For Will being part of Continuous, “allows me to look inwardly to examine where these two identities come together and from that I draw personal strength. I believe the more you know about yourself, the stronger you can be as a person. I don’t just say, ‘I am queer’ or ‘I am Alaska Native,’ but proudly state, ‘I am a queer Alaska Native’ and I feel empowered by that. I’ve struggled with being queer and being Alaska Native but I’m realizing that I’m neither but both together and I am proud to be a part of these beautiful communities.”
Toini Anna-Liisa Alatervo, 2016
My name is Toini Anna-Liisa Alatervo, I am Inupiaq and Finnish, and a University of Alaska Anchorage student. I work as an accountant and have four pets whom I love dearly. My greatest passion is making art and finding myself in nature. I identify as a lesbian Alaska Native who is proud of my heritage and identity.
Representation is important to Toini because it shows other Alaska Native LGBTQ2 people that they aren’t alone, and can foster a supportive community. “Growing up, I struggled coming to terms with my identity and not knowing the possible support groups or programs available. I felt confused and at a loss to who I was.”
After Toini’s parents divorced, her father gained custody of her and her two siblings. Shortly after, they moved to a new town. “Coming out was tremendously difficult. From ages 8 to 13 I lived in a new town and was isolated, with limited socializing opportunities with peers around me.”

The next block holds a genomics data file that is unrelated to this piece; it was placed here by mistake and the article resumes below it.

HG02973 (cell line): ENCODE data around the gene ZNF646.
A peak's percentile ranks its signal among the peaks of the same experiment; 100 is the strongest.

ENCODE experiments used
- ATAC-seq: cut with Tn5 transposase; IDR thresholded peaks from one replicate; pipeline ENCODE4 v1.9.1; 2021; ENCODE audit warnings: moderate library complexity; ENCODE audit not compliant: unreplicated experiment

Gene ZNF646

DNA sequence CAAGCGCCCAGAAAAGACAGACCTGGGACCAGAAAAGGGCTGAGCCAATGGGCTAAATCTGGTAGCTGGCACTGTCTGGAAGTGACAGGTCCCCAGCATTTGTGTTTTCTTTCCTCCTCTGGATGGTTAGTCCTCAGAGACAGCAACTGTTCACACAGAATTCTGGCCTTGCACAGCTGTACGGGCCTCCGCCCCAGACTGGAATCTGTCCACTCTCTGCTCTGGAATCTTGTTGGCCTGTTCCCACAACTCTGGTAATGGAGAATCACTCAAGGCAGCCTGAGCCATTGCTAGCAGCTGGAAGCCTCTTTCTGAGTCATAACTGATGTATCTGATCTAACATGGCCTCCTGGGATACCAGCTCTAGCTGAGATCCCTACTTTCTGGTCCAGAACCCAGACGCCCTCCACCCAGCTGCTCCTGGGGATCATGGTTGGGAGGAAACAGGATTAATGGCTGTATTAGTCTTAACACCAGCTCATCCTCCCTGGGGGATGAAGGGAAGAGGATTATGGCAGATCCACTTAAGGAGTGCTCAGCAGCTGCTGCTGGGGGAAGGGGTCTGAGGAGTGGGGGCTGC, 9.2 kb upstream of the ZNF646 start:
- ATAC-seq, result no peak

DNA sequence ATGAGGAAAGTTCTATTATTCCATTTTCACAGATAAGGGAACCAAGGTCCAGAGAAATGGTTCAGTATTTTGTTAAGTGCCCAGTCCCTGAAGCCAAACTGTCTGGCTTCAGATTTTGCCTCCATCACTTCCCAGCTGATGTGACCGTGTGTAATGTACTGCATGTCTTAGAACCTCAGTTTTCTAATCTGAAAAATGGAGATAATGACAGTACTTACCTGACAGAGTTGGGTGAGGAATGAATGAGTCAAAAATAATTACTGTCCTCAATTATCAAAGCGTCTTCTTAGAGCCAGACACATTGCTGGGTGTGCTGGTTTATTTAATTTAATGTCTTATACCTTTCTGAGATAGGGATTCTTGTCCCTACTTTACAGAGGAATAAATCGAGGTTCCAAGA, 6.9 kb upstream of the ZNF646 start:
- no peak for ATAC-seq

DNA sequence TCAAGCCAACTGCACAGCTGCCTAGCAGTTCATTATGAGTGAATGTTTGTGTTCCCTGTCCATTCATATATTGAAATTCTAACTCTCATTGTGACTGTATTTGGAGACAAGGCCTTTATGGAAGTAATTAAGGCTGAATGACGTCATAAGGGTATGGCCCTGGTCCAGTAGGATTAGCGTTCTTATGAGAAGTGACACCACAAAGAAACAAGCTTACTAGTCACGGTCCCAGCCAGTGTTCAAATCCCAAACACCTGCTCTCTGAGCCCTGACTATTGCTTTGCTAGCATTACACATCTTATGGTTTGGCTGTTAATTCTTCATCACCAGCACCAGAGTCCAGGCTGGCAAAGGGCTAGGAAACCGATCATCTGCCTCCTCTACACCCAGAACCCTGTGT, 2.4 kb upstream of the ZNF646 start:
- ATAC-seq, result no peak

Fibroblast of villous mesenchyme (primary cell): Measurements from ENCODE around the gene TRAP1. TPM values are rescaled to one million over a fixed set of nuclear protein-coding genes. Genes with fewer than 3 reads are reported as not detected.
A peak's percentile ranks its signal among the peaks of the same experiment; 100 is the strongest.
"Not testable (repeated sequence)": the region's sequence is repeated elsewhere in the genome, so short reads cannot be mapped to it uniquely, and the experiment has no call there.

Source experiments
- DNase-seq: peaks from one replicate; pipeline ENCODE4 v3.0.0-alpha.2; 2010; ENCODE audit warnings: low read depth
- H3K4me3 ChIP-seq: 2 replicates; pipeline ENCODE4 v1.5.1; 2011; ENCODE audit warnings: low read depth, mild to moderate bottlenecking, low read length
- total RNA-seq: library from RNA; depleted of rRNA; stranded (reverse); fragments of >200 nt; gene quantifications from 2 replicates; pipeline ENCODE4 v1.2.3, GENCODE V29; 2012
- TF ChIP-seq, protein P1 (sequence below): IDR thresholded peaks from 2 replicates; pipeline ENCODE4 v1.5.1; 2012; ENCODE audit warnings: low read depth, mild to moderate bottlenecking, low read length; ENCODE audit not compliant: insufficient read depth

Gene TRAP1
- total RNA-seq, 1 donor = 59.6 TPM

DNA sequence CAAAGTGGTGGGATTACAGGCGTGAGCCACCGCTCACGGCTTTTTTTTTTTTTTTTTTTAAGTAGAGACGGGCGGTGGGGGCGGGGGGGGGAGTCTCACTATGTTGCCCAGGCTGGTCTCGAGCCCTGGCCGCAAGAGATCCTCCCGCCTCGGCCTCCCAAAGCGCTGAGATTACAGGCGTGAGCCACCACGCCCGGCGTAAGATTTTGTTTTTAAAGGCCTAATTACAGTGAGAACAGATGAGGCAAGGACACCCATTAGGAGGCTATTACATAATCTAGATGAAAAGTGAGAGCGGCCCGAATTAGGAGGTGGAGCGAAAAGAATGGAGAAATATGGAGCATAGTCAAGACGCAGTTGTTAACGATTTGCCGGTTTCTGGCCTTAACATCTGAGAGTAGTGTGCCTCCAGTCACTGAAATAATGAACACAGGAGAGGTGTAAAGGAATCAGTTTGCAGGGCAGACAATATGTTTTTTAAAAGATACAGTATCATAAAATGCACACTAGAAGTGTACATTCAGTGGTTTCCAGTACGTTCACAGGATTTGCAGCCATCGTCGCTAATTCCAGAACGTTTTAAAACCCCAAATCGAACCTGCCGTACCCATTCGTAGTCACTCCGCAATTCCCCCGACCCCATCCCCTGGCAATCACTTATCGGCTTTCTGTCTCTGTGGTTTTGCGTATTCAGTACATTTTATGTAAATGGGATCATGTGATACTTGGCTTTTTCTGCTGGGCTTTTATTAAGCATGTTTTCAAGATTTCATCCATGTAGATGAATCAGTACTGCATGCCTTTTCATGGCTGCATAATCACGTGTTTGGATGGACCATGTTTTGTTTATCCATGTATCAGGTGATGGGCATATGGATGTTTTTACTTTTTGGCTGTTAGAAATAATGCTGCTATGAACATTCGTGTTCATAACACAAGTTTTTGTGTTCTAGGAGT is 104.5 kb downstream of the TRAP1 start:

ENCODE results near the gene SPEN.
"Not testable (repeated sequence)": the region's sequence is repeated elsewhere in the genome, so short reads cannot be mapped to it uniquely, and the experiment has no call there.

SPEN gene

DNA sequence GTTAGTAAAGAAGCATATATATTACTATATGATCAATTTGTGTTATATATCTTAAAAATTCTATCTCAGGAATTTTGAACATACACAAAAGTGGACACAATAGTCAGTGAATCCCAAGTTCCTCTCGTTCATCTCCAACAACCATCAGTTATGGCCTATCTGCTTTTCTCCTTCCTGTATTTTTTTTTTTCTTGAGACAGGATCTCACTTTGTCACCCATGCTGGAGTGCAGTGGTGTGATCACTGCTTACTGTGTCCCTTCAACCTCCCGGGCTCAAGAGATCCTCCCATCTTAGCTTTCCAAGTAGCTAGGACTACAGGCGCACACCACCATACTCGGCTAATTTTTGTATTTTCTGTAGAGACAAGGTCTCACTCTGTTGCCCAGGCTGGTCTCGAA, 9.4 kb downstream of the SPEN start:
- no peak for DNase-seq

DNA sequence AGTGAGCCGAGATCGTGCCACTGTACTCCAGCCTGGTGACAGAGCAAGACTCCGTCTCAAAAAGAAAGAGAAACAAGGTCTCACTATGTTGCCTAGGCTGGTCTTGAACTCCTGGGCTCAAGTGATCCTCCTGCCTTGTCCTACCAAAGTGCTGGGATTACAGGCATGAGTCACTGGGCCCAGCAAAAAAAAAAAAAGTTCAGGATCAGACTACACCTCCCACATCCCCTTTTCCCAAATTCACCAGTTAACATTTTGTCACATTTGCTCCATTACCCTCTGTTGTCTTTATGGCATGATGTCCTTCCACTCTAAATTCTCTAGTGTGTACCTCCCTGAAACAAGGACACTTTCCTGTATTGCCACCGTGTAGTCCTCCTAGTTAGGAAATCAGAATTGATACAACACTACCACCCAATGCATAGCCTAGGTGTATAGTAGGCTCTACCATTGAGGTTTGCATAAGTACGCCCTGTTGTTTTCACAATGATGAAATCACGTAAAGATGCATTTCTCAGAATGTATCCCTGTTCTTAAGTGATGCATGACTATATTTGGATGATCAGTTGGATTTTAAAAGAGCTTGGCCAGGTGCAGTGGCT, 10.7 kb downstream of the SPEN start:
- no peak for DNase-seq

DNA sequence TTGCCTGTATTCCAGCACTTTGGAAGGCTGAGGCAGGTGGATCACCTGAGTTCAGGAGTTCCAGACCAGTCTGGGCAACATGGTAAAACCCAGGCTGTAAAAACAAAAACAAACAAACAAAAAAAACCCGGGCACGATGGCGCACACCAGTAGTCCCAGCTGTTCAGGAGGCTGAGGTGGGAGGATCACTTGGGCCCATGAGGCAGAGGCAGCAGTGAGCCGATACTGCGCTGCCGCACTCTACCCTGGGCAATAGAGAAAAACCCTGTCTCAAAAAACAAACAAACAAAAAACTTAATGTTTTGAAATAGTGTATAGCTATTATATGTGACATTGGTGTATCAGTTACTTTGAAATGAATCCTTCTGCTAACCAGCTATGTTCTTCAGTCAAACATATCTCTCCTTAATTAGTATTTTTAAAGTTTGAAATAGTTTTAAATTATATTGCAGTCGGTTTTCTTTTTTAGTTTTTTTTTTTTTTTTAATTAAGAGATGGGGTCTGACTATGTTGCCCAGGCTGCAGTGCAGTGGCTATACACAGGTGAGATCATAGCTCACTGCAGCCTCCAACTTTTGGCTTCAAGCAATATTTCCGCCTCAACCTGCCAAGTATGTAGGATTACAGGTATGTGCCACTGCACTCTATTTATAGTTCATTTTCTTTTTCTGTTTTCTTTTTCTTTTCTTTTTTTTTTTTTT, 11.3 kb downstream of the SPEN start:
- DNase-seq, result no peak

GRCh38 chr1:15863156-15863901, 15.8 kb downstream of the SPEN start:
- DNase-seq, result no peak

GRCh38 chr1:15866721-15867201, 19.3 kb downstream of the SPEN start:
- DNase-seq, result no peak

“I couldn’t relate to conversations people carried over liking someone of the opposite sex. One night I was watching Ellen DeGeneres’ stand-up act, “Here and Now.” After watching that, I realized my sexuality. Several months later, I introduced my sister to The L Word and opened up to her about my sexuality. She gave caring support, while the rest of my family felt indifferent. Today I still have relatives who don’t agree with my sexuality. Nonetheless, I feel strong being myself, knowing who I am and staying true to that is the best choice I have ever made.”
Bonnie Irene Nicholson, 2016
I am Bonnie Irene Nicholson. My Eskimo names are Tatoulk and Enoungalook. My mom is Emily and my family comes from Wales, Alaska. My family name is Tokeinna. I am Inupiaq, and was born in Nome, Alaska.